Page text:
Henry Norman Burgess Wettenhall

 
(1915-2000)  
Paediatrician, Ornithologist & Conservationist 150 Years: 150 Lives
 

Buried in the same plot as his parents, Wettenhall was born on 18 September 1915 in England the son of Roland (q.v.), a medical practitioner serving with the Royal Army Medical Corps and Jane née Creswick (1884-1928); after his education at Geelong College (1930-34), he graduated with honours at the University of Melbourne (M.D., M.B.B.S., 1940) before being appointed resident medical officer at the Royal Melbourne Hospital.  The following year he enlisted as surgeon-lieutenant in the Royal Australian Navy (1941-44) on HMAS Nepal (U.K and East Africa) and HMAS Shropshire (New Guinea) until ill-health forced his discharge.  On his return Wettenhall began a lifelong association with the Royal Children’s Hospital (1948-90) where he became fascinated with paediatric endocrinology - the science of hormonal disorders in children - he recognised an association between neonatal goitre and maternal asthma; he served as senior physician (1948-73), endocrinologist (1973-80) and honorary consulting endocrinologist (1980-90). As Australia’s first specialist paediatric endocrinologist, in 1962 he established the Endocrine Clinic at the hospital and internationally recognised for his clinical trials of oestrogen for tall girls and oxandrolone for short boys; in later years he found it distressing that a minority of those felt they had suffered as a result of treatment and supported follow-up studies.  Wettenhall was a keen ornithologist and conservationist.  His love of birds was ignited by yellow robins at the family’s beach-house at Mount Martha; his private collection of some 300 fine volumes covering natural history, Australiana and Antarctica was sold in 1995 to fund the Norman Wettenhall Foundation to support “the protection, maintenance and understanding of Australian living nature and the environment and habitat with which it exists, with particular emphasis on bird life”.  Described as “urbane, involved, talkative, persistent, gregarious, generous and fun”, he was associated with many organisations including National Trust (1956-77), Australian Conservation Foundation (1965-69), National Museum of Victoria (1963-78) and council (1978-83), inaugural chairman Heide Park and Art Gallery (1980-88) and Geelong College (1960-91) of which Wettenhall House is named.  Dr. Gary Warne who succeeded Wettenhall as Director of Endocrinology said “as a clinician, Norman was warm and compassionate, and a meticulous observer and recorder of information.  As a person he was blessed with an extraordinary good nature, boundless energy and enthusiasm for a wide range of causes, and youthful exuberance.  He had a profound sense of contentment about him and was never remotely envious of anyone else, yet neither did he ever doubt his own ability.  He was generous to his colleagues and never sought fame or recognition for himself”.  Wettenhall died on 27 November 2000 after a short illness.  In 1947 he married Joan née Lamb and they had four children; Gilbert (b 1948), Adam (b 1951), Jane and Helen.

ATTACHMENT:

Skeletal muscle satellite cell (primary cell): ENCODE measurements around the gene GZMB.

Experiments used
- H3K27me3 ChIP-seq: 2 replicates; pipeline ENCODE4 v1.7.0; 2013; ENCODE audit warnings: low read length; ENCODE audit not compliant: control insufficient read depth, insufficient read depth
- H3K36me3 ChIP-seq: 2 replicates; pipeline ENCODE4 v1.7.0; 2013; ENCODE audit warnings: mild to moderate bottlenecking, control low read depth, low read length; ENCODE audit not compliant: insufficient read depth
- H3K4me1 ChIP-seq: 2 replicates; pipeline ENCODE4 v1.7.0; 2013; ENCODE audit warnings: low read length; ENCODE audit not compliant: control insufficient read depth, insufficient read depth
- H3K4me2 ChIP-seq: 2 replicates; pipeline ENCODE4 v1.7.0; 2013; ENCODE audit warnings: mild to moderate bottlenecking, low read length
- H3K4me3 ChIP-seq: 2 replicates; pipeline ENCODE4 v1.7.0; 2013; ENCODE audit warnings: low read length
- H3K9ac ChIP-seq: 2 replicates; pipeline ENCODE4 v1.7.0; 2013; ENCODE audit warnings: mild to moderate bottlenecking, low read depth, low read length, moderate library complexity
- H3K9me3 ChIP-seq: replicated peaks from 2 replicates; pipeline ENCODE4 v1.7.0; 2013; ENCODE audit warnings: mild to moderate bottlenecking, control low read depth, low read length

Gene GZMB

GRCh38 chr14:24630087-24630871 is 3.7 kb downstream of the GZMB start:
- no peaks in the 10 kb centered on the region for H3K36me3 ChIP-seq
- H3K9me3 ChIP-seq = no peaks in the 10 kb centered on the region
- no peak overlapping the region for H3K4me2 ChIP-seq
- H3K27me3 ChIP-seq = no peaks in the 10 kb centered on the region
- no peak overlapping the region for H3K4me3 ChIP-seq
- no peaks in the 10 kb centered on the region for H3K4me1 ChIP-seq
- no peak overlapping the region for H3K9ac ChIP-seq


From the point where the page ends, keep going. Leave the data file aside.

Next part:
Monumental Headstone (enlarge image)

Source:

The Age 9 December 2000.

Endocrine Society of Australia newsletter (April 2001).

Bright Sparcs Biographical entry -

(http://www.asap.unimelb.edu.au/bsparcs/biogs/P003207b.htm).

Corfield, J & Persse, M., “Geelong Grammarians. A Biographical Register Vol I 1855-1913” (1996).

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Last Updated: 01-Sep-2008 18:24.